Police say six people have been killed and eight wounded in a shooting at a Quebec City mosque that Canada's prime minister described as a terrorist act.
The shooting at the Quebec City Islamic Cultural Centre in the provincial capital happened during evening prayers on Sunday.
Two arrests have been made.
Quebec Provincial Police spokeswoman Christine Coulombe said some of the wounded were gravely injured and the age range of the dead was about 35 to 70.
She said one person was arrested at the scene and the other nearby in d'Orleans.
Thirty-nine people were in the mosque at the time of the attack, she added.
Prime minister Justin Trudeau and Quebec premier Philippe Couillard characterised the shooting as a terrorist act, which came amid heightened tensions worldwide over US president Donald Trump's travel ban on some Muslim countries.
Mosque president Mohamed Yangui said the shooting happened in the men's section of the mosque and he feared some victims were children.
He said he was not at the centre when the attack occurred, but obtained some details from people at the scene.
"We are sad for the families," he said.
In a statement, Mr Trudeau said: "We condemn this terrorist attack on Muslims in a centre of worship and refuge.
"It is heart-wrenching to see such senseless violence.
"Diversity is our strength and religious tolerance is a value that we, as Canadians, hold dear.
"Muslim-Canadians are an important part of our national fabric, and these senseless acts have no place in our communities, cities and country.
"Canadian law enforcement agencies will protect the rights of all Canadians and will make every effort to apprehend the perpetrators of this act and all acts of intolerance."
Quebec City police spokesman Constable Pierre Poirier said two suspects were arrested.
Mr Trudeau said on Twitter that he spoke to Mr Couillard and was being briefed by officials.
The prime minister said the government had offered "any & all assistance needed".
Mr Trudeau had earlier reacted to Mr Trump's visa ban for people from certain Muslim-majority countries by tweeting on Saturday: "To those fleeing persecution, terror & war, Canadians will welcome you, regardless of your faith. Diversity is our strength #WelcomeToCanada."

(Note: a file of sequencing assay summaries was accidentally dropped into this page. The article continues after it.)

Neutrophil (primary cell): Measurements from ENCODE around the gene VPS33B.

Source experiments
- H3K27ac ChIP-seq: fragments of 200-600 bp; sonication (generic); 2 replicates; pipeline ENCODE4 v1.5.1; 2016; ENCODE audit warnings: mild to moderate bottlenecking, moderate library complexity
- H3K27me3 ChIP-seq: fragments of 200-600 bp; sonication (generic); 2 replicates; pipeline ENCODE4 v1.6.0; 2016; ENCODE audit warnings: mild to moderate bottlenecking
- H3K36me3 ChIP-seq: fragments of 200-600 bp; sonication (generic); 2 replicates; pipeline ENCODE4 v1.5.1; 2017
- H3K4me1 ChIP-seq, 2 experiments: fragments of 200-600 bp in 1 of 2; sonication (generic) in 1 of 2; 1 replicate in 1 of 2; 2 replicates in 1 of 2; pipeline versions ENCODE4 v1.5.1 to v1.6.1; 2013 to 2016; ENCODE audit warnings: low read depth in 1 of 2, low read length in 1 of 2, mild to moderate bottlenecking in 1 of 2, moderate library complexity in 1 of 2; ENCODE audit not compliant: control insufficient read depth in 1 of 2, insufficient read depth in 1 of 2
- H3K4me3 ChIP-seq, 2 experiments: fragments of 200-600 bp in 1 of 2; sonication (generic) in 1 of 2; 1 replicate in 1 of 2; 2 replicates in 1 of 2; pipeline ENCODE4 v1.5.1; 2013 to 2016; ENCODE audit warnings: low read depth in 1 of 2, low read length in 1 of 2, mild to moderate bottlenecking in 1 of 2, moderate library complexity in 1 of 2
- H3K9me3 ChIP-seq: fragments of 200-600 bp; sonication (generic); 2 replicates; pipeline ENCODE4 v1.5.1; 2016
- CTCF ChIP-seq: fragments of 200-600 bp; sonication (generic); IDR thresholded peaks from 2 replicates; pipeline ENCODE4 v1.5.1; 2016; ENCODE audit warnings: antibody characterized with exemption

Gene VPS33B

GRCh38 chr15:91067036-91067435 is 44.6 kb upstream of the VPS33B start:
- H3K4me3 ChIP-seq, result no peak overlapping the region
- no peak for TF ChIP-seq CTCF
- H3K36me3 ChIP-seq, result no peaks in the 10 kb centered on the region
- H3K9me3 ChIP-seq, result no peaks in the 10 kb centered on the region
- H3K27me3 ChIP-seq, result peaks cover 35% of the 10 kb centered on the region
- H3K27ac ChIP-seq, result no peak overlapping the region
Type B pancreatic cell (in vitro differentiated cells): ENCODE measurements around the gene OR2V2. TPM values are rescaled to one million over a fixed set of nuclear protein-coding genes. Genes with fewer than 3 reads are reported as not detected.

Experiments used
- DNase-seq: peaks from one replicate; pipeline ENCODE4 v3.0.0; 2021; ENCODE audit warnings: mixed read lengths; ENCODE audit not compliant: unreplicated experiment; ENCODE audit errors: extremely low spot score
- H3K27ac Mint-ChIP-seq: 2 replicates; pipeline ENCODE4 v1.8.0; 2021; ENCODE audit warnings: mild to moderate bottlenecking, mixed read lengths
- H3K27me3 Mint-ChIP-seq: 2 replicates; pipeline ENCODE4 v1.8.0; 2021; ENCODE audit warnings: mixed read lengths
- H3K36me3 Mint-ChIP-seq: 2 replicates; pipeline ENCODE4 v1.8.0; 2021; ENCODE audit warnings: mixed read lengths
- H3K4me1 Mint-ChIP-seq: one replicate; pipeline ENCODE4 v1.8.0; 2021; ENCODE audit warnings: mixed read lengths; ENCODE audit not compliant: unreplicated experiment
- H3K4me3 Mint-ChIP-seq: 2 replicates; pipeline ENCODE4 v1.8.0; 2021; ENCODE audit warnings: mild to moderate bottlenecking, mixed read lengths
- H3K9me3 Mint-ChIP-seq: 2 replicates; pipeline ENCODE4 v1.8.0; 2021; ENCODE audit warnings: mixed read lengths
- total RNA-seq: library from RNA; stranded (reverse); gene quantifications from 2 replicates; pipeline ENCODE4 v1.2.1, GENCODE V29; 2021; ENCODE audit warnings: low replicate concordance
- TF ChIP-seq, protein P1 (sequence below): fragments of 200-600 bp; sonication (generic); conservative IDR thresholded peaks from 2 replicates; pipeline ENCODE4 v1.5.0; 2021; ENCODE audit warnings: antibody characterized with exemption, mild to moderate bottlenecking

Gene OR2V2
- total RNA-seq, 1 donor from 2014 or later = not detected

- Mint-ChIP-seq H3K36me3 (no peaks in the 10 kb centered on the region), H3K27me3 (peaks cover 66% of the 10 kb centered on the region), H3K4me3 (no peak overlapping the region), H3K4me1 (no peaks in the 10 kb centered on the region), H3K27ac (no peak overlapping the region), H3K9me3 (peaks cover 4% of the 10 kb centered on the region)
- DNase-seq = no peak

He also posted a picture of him greeting a Syrian child at Toronto's airport in late 2015.
Mr Trudeau oversaw the arrival of more than 39,000 Syrian refugees soon after he was elected.
Mr Couillard described the Sunday mosque attack as "barbaric violence" and expressed solidarity with the victims' families.
The mayor of Gatineau, Quebec, near Canada's capital of Ottawa, said there would be increased police presence at mosques around his city and in the US, the New York Police Department said it was stepping up patrols at mosques and other places of worship.
New York City Mayor Bill Blasio said on Twitter: "NYPD is providing additional protection for mosques in the city.
"All New Yorkers should be vigilant. If you see something, say something.
"Our prayers tonight are with the people of Quebec City as they deal with a terrible attack on a mosque.
"We must stand together."
In the summer of 2016 a pig's head was left on the doorstep of the Quebec Islamic Cultural Centre.
The incident occurred in the middle of Ramadan, when Muslims fast from dawn to sunset - practising Muslims do not eat pork.
Francois Deschamps, an organiser of a refugee support group in Quebec City, said the motive was unknown, but right-wing groups were very organised in Quebec City and distribute leaflets at the university and post stickers around town.
Mr Deschamps said he has personally received death threats after starting a refugee support group on Facebook and people had posted his address online.
"I'm not very surprised about the event," he said.
Canada is generally very welcoming towards immigrants and all religions, but less so in the French-speaking province of Quebec.